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Monday, August 11


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#1 dirac

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Posted 11 August 2014 - 07:18 AM

Reviews of the Mariinsky Ballet.

 

The Guardian

 

But design apart, this 1962 ballet is not among Balanchine's finest. It's a full-length Dream, padding out the familiar Mendelssohn score with additional musical extracts. And while it follows Shakespeare's play more faithfully than Ashton, it delivers a fraction of the latter's humane sweetness and jokes. The result is a generic story ballet, disappointingly lacking in Balanchine's sharpest choreographic invention.

 

 

 

The Independent

After the modernism of Apollo, Balanchine’s 1962 A Midsummer Night’s Dream seems wispily retro, with a story told in rambling, repetitive mime.

 

The best bit is the gorgeous duet that pops up in the divertissement, entirely unrelated to the plot. Kimin Kim and Nadezhda Batoeva are radiant in the floating lifts and dreamy phrasing.

 

 

The Arts Desk

 

.... First, though, is her stately duet with an anonymous Cavalier. When performed, as many Titanias do, with queenly hauteur, ignoring their servile porteur, it can be a starchy affair. Lopatkina, though, made it a deliciously warm conversation with a dinner guest, here Andrei Yermakov - not flirtatious exactly, but a reminder that these are adults, that this parade of arabesques and promenades is the equivalent of a formal discourse within which smiling glances may show pleasure in the other person's company. To see such a sophisticated, glorious creature utterly infatuated with a donkey minutes later was all the more painfully funny.

 

 

DanceTabs

Act 2 is purely classical – a sparkling divertissement à la Balanchine to Mendelssohn’s String Symphony No.9 in C major, which shimmers with beautiful movement. The leading couple for this performance was Oxana Skorik and Konstantin Zverev. She has clarity and exuberance in her dancing, and her pliable back and open épaulement give her grace and refinement. Zverev possesses a noble demeanour and was a careful partner, setting Skorik gently on pointe in the many lifts, and demonstrating elegant beats and leaps.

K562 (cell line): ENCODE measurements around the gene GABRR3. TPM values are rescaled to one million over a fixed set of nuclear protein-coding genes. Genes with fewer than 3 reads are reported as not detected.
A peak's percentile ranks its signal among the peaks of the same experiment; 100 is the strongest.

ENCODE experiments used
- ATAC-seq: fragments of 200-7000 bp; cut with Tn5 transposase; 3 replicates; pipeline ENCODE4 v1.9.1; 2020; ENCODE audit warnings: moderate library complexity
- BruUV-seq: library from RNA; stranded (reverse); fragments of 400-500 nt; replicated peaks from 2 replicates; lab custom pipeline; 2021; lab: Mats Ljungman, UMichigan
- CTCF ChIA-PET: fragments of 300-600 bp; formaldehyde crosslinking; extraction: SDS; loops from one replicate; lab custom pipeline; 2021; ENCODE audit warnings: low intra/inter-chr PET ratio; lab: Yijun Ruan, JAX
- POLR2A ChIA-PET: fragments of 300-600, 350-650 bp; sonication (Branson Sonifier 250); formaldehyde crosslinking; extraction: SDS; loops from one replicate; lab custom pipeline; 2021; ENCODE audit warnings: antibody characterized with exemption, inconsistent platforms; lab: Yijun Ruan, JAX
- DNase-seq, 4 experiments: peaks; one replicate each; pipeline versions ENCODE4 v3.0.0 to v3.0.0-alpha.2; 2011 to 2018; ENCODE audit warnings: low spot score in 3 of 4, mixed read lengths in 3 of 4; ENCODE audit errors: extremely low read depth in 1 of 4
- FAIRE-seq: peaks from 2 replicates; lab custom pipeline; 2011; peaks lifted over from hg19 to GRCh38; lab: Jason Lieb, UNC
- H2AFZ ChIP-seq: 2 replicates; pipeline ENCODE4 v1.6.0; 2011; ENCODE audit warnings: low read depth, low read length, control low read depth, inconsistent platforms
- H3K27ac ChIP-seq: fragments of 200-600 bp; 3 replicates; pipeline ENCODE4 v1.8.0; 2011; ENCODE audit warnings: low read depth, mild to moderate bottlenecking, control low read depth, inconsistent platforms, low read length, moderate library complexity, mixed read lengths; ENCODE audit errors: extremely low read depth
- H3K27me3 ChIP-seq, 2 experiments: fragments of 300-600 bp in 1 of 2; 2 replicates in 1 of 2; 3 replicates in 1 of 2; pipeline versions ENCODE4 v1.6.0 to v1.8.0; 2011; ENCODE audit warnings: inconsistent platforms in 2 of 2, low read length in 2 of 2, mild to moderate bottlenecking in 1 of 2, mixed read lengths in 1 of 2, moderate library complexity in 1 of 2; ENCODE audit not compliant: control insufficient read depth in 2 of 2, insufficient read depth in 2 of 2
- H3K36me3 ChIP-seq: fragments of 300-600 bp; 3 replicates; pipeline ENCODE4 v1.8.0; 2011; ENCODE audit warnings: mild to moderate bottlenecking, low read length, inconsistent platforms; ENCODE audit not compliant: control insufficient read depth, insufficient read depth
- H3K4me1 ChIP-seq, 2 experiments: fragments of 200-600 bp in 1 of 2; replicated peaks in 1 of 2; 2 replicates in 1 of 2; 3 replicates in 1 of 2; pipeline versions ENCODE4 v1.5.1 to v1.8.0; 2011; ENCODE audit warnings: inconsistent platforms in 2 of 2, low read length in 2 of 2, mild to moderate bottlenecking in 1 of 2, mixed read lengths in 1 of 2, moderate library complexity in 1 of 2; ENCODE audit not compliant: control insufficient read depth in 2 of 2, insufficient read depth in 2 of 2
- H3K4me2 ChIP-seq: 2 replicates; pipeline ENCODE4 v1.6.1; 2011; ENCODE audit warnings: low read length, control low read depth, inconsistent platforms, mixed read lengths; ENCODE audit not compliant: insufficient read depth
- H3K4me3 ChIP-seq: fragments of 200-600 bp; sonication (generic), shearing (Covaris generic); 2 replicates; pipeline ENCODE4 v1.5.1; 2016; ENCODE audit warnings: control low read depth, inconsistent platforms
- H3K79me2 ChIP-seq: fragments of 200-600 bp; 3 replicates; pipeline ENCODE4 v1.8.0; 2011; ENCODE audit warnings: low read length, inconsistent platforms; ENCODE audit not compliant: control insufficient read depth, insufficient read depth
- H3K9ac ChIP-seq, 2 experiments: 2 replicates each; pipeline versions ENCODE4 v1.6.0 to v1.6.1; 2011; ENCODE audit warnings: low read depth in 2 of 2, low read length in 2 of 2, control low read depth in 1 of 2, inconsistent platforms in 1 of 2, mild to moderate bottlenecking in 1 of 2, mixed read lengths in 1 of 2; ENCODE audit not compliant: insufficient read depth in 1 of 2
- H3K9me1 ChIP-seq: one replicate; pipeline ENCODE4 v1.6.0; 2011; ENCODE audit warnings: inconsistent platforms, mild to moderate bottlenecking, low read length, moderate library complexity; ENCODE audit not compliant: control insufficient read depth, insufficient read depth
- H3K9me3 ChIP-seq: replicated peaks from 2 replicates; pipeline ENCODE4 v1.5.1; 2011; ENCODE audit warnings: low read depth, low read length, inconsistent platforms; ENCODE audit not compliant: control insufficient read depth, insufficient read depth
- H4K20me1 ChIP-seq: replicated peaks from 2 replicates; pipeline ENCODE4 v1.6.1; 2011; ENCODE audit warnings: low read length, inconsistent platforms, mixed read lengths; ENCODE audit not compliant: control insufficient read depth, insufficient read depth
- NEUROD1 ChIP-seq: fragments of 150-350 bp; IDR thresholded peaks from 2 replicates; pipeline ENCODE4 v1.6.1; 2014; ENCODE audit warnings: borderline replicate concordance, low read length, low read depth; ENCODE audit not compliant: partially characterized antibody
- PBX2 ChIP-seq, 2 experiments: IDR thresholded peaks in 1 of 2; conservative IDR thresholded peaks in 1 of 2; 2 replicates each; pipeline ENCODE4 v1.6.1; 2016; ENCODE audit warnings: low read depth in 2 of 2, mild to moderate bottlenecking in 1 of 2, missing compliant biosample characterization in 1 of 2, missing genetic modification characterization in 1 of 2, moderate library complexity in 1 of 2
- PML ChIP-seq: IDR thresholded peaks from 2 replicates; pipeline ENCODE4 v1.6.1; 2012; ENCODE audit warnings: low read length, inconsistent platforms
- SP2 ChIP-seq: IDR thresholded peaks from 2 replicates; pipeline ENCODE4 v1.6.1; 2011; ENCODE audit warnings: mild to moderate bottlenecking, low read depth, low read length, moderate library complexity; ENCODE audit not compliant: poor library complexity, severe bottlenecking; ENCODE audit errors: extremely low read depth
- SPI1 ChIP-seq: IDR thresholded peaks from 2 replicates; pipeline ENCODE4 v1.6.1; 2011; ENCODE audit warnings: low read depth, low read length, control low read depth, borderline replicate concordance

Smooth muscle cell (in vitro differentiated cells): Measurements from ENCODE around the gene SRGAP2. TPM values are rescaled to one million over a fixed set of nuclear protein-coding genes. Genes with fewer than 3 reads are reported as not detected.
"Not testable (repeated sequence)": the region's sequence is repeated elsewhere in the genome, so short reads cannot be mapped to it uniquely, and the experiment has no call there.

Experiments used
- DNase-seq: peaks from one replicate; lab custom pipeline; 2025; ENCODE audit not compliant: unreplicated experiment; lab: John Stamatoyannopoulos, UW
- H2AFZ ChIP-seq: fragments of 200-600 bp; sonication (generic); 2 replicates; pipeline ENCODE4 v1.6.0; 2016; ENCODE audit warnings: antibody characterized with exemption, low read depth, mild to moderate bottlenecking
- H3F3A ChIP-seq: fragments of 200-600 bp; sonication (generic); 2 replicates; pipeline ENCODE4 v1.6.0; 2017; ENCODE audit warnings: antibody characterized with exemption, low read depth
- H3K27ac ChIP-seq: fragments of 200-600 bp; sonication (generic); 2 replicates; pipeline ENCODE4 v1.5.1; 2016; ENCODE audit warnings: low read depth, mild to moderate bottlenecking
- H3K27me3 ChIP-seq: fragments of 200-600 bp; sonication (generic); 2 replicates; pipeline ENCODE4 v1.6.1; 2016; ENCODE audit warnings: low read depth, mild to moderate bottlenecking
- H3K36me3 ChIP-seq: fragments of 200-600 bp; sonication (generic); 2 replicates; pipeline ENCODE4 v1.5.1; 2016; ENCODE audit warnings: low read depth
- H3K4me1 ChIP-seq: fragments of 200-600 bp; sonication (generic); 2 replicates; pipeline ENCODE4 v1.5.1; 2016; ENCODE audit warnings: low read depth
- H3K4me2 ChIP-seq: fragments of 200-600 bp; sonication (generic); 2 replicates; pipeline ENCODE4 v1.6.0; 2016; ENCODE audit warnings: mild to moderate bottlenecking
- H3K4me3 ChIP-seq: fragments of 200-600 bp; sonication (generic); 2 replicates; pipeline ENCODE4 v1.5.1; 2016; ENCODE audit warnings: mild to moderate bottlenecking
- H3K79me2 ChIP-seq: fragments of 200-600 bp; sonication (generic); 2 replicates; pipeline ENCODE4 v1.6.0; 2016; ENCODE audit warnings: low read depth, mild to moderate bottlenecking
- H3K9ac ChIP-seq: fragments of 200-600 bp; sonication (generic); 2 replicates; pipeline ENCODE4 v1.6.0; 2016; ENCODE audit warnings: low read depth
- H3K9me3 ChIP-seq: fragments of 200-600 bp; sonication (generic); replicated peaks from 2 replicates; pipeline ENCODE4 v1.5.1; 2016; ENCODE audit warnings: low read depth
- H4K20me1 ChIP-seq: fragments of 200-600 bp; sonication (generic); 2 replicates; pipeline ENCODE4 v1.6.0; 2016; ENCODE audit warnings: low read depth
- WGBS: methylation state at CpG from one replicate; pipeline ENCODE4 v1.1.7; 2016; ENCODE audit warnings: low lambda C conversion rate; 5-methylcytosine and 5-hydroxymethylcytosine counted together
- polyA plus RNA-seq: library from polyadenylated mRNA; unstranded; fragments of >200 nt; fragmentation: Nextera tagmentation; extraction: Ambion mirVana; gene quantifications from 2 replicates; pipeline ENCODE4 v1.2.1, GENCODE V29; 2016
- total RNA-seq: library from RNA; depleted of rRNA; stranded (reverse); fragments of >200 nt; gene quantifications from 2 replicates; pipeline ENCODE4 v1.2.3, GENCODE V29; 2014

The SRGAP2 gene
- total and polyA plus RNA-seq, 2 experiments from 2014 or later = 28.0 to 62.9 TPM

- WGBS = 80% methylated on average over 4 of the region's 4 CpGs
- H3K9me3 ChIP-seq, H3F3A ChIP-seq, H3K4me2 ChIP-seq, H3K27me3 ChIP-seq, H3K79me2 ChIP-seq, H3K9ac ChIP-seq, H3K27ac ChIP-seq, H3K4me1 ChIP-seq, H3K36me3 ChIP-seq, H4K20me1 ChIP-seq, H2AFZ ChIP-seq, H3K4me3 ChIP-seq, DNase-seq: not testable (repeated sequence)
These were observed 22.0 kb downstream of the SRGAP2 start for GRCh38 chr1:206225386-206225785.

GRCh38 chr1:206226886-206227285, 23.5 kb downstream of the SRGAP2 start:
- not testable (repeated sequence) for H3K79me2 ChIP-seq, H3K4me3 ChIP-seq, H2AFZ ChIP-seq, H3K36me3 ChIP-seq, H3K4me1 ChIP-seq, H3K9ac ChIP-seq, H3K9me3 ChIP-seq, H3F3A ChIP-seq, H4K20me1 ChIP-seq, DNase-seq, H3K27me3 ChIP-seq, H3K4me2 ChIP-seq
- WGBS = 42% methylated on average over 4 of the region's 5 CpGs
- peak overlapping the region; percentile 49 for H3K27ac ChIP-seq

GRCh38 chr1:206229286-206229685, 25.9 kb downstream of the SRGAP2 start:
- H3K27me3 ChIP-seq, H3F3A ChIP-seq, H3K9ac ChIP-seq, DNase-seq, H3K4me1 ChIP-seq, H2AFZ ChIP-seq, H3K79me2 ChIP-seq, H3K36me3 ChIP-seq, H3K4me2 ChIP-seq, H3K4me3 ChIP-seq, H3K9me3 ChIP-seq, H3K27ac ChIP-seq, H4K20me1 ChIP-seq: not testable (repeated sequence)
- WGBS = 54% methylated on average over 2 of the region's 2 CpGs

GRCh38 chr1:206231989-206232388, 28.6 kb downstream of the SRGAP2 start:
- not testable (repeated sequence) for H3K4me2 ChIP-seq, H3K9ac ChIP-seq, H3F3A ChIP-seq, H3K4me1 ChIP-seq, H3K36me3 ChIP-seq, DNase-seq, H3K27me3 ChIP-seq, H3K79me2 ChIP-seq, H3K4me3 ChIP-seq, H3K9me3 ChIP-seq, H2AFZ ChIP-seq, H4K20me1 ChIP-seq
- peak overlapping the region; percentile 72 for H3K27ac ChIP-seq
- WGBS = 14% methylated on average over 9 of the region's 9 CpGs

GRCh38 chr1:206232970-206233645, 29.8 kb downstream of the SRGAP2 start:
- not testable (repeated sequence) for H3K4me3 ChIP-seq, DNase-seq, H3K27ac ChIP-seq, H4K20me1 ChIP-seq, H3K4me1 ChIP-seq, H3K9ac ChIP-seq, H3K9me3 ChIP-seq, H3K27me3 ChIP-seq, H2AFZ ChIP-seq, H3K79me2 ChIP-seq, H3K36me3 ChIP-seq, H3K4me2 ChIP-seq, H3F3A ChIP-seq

#2 dirac

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Posted 11 August 2014 - 09:34 AM

Pittsburgh Ballet Theatre will present Lew Christensen's "Beauty and the Beast."

The grant enabled the ballet to acquire the production including full sets and costuming. Additional support from presenting sponsor PNC Bank will allow Pittsburgh Ballet Theatre to stage the ballet for future seasons.

 



#3 dirac

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Posted 11 August 2014 - 09:35 AM

Ballet Manila's nineteenth season gets underway.

 

 

 

Prima ballerina Lisa Macuja-Elizalde, Ballet Manila artistic director, said while the company is known for classical ballet presentations, they also want to keep introducing contemporary pieces by in-house talents and international choreographers.

“We will always perform traditional favorites because it’s the foundation of Ballet Manila and that’s what our audience will look for. But at the same time, we want to showcase our versatility by highlighting a range of new pieces,” Macuja-Elizalde says.